Reid had good balance in his play-calling last week (31 passes, 27 runs) and needs to stay with it Sunday. He can’t get into a heavy passing mode with Dunlap struggling to protect. He has to make Abraham play the run and with LeSean McCoy averaging better than five yards a carry, he has an effective (if damaged) weapon to do it.
When the Falcons Have the Ball
The Falcons pose a problem because they are so well-balanced on offense. They are known as a power run-based offense and the numbers bear that out (they are second in the NFL in rushing), but they can also make big plays in the passing game.
Offensive coordinator Mike Mularkey operates primarily out of power formations, which appear simple, but he also puts receivers in motion and creates mismatches for defenses geared to stop the run. He is becoming more aggressive in his play-calling as quarterback Matt Ryan, the Philly native now in his third season, continues to mature.
The Falcons have two good backs, Michael Turner and Jason Snelling, and both are off to strong starts. Turner has 93 carries for 421 yards, a 4.5 yard average, and is coming off a big game against Cleveland (140 yards, including a 55-yard touchdown). Snelling has 53 carries for 244 yards, a 4.6 yard average.
The Eagles run defense was better last Sunday. Antonio Dixon played more snaps at tackle in place of Brodrick Bunkley and he did a good job in shutting down Frank Gore.
Ryan, the Penn Charter alum, is completing 61.6 percent of his passes with seven touchdowns. His favorite receiver is Roddy White with 37 catches, second only to Reggie Wayne of Indianapolis. White has been mostly a short range target – he had his first catch of more than 25 yards last week, a 45-yard touchdown – but he is productive on third down. His 11 third-down receptions lead the NFL.
Michael Jenkins, the Falcons No. 2 receiver, is expected back for this game after being sidelined with a shoulder injury. That will allow the Falcons to move Harry Douglas back to the slot which makes the offense even deeper.
The most worrisome matchup for the Eagles is tight end Tony Gonzalez. Given the problems the Eagles had covering Chris Cooley of Washington and Vernon Davis of the 49ers, you have to wonder how defensive coordinator Sean McDermott will deal with the 6-5, 250-pound Gonzalez. At 34, he isn’t the deep threat he once was, but he is effective on underneath routes (24 catches, 246 yards) and he is an underrated blocker.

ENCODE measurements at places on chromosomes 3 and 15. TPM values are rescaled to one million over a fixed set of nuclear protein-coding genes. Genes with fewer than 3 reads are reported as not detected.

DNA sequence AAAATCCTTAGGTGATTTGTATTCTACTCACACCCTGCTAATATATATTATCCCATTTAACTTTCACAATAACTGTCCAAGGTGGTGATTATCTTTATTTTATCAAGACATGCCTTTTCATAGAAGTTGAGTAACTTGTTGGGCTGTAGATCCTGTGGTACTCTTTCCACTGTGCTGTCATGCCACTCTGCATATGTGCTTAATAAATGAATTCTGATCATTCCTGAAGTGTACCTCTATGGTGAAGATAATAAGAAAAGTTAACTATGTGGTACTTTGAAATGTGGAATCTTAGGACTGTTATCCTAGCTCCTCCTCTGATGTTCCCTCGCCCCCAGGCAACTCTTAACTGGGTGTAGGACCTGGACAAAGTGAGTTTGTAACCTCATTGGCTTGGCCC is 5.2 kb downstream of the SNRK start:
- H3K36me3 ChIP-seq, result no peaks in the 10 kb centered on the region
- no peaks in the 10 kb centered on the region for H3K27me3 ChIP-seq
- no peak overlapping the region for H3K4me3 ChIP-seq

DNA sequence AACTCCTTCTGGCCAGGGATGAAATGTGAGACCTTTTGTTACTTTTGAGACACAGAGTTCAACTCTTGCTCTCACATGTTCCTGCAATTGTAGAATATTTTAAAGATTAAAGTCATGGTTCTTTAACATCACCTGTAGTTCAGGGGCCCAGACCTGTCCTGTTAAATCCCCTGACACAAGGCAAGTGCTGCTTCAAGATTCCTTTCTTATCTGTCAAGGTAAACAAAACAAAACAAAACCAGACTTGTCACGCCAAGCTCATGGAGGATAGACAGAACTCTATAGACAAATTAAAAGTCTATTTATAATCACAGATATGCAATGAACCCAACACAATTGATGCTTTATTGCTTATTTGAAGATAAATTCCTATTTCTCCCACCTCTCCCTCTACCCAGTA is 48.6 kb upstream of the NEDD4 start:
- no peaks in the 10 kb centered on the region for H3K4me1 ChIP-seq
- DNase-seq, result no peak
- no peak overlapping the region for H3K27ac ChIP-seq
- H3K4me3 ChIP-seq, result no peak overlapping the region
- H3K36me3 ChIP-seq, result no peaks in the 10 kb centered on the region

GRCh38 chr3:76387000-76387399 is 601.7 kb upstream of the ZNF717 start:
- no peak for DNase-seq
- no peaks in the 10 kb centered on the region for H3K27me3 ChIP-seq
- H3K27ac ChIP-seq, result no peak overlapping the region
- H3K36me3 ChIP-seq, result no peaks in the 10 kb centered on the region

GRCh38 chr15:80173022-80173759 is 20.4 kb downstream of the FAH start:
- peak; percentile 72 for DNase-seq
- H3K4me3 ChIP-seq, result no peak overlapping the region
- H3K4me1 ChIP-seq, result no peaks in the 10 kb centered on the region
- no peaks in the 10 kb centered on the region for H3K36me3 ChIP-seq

Atlanta’s offensive line doesn’t have any big names, but it plays well as a unit. Todd McClure anchors the line at center. Left tackle Sam Baker is a finesse player who has trouble with speed rushing ends like the Eagles’ Trent Cole. That is a matchup the Eagles need to win. Right tackle Tyson Clabo is a nasty 6-6, 320-pound road grader who will outweigh rookie Brandon Graham by 50 pounds which will be a problem for the Eagles when the Falcons run the football.
If the Falcons have trouble in pass protection – the Eagles have 15 sacks with Juqua Parker (four) leading the way – Mularkey will use short drops and quick throws and Ryan is very good at finding the hot receiver. The return of cornerback Asante Samuel will help the pass coverage if not the run defense.
When Bobby April joined the Eagles coaching staff, he was hailed as a special teams guru. Five weeks into the season, folks want to know: when he will start guru-ing? The Eagles punt coverage team ranks 27th in the league. The kickoff team ranks 21st and it almost blew Sunday’s game against San Francisco, allowing Ted Ginn, Jr. to average 36.2 yards on five returns.
Kicker David Akers is fine (six for seven on FG attempts) and punter Sav Rocca is punting very well (47 yard average), but the return teams and coverage teams have been a problem. The Eagles are losing yardage on every change of possession and that puts a strain on the offense and defense. So is it the fault of the coach or the players? Bobby April is doing the same things he has always done. His scheme is sound. The players simply aren’t getting it done.